Come In for Savings
Fair or not, when you put Bruce Campbell in a movie, there are certain expectations for how that film will play out. Famous, of course, for his role as Ash Williams in the Evil DeadStarted as a horror cheapie to get the foot in the door for three aspiring filmmakers -- Raimi, Tappert, and Campbell -- Evil Dead grew to have a life of its own, as well as launching the "splatstick" genre of horror-comedy. series, Campbell has had a number of starring, and supporting, roles that have played to his style. Brash, big, goofy, and with a certain bold charisma that belays (or highlights) the idiot within. Take his roles as Elvis in Bubba Ho-Tep, Autolycus, King of Thieves in the Hercules franchise, or as Brisco County, Jr. in, well, The Adventures of Brisco County, Jr.. That's the Bruce Campbell people expect. Advertise a movie as having Bruce Campbell, and we're going to want a certain kind of film.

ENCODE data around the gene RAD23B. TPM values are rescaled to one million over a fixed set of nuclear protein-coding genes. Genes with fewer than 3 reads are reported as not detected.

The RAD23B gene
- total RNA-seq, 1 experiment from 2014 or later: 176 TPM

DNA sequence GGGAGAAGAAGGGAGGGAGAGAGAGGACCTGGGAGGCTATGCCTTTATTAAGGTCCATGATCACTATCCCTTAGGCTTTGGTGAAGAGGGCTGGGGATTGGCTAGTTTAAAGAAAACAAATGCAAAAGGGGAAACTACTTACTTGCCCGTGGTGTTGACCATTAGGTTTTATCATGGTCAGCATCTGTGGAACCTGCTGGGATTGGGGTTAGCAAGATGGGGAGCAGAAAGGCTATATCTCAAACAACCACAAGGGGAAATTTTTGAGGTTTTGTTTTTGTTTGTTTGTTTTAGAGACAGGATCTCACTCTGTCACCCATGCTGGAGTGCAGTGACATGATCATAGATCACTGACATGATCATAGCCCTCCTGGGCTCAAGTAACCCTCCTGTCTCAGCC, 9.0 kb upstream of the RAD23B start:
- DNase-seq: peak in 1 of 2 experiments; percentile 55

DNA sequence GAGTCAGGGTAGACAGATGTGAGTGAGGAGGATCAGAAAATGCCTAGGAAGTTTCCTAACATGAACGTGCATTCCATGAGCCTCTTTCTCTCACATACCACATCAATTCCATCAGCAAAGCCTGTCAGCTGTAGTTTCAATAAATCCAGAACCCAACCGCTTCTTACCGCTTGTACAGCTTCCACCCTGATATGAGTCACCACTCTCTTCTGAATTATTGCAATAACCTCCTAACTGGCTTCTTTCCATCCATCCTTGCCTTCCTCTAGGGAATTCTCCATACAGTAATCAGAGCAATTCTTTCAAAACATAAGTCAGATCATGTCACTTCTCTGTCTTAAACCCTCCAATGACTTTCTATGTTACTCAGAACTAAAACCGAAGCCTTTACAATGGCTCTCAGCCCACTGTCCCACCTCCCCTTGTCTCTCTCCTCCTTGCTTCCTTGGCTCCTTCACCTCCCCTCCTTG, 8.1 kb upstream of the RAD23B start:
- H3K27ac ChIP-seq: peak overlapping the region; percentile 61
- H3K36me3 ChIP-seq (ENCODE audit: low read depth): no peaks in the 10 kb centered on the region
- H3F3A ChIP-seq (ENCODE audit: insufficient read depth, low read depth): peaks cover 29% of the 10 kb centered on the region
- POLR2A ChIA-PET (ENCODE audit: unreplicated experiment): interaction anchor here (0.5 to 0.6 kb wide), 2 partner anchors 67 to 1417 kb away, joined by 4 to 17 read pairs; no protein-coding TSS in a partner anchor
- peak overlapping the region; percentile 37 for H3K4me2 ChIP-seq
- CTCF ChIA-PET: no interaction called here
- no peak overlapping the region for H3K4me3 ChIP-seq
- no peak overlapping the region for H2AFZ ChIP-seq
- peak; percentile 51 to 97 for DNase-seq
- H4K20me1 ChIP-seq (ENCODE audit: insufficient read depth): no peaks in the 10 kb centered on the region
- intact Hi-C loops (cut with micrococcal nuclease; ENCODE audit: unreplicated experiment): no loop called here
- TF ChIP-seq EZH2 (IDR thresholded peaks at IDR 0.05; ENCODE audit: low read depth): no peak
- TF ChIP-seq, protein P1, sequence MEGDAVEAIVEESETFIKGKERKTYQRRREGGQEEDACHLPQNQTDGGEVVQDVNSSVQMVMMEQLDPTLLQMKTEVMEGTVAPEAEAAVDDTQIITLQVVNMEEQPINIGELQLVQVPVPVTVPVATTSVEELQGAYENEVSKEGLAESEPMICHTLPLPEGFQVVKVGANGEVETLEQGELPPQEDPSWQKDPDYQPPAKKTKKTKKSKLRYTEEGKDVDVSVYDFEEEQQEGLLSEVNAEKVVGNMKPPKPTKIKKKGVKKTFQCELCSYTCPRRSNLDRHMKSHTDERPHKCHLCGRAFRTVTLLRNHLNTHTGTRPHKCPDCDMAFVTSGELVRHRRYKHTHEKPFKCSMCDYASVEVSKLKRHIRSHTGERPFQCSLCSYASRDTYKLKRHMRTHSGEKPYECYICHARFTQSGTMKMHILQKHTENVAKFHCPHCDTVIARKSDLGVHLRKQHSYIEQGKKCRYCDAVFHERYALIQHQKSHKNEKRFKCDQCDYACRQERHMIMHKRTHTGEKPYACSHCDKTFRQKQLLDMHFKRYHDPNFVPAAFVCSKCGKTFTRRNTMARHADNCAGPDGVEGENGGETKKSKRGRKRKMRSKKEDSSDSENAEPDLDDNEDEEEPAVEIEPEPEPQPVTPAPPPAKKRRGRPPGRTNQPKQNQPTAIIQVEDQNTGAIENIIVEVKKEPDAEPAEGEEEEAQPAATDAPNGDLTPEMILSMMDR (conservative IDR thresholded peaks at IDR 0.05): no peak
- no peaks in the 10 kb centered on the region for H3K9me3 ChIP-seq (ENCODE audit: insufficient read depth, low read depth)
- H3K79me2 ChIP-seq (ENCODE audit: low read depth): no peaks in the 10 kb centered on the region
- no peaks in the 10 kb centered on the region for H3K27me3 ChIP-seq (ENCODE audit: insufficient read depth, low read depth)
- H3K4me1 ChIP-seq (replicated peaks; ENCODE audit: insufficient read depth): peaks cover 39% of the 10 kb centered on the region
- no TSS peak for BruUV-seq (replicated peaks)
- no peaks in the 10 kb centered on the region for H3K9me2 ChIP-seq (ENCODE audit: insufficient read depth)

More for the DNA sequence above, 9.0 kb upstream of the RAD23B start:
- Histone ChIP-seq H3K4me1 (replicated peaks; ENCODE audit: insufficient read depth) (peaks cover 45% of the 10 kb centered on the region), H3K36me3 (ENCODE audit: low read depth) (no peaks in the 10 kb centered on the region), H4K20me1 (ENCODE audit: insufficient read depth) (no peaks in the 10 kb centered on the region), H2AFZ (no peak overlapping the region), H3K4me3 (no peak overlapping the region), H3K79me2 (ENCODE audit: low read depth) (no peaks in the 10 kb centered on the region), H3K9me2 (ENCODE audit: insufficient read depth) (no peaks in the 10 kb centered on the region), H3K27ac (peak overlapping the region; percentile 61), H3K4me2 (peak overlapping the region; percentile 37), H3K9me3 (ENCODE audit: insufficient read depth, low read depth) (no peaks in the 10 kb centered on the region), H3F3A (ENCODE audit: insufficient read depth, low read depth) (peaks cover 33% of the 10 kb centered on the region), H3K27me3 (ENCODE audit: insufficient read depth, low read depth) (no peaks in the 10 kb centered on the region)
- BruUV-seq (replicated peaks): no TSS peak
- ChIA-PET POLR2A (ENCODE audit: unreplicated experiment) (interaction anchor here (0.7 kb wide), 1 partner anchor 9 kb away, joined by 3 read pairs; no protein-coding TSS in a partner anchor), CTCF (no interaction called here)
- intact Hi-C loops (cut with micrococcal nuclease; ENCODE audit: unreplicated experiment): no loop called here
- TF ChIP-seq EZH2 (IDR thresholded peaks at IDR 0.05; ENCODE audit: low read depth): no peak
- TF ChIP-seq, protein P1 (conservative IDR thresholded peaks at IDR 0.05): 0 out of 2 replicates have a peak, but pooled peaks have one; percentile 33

The issue with Black Friday isn't that it's concept is bad. It has a concept that plays perfectly to the expectations of why you'd put Bruce Campbell in this film. No, the issue is that the script and direction aren't able to meet the promise of that idea. Black Friday is a film that, via it's own conceit, promises a strange and goofy adventure to suit anyone's B-movie desires. In function, though, the film fails to come together in any satisfying way. It's wasted potential, pure and simple, and it's just sad for everyone involved.
On the morning before Black Friday (i.e., Thanksgiving morning), a strange object blows into the All-Mart department store. An employee goes to investigate the strange object, only to immediately get infected by, well, whatever this thing is. Later that day, after dropping his kids off at their mother's, Ken (Devon Sawa) heads to his shift at We Love Toys, a toy store that will be open through the night for early Black Friday sales. He's joined in his shift by neurotic germaphobe Chris (Ryan Lee) and girl he's kind of, sort of seeing, Marnie (Ivana Baquero). The three plan to hep each other through this terrible night of retail shopping.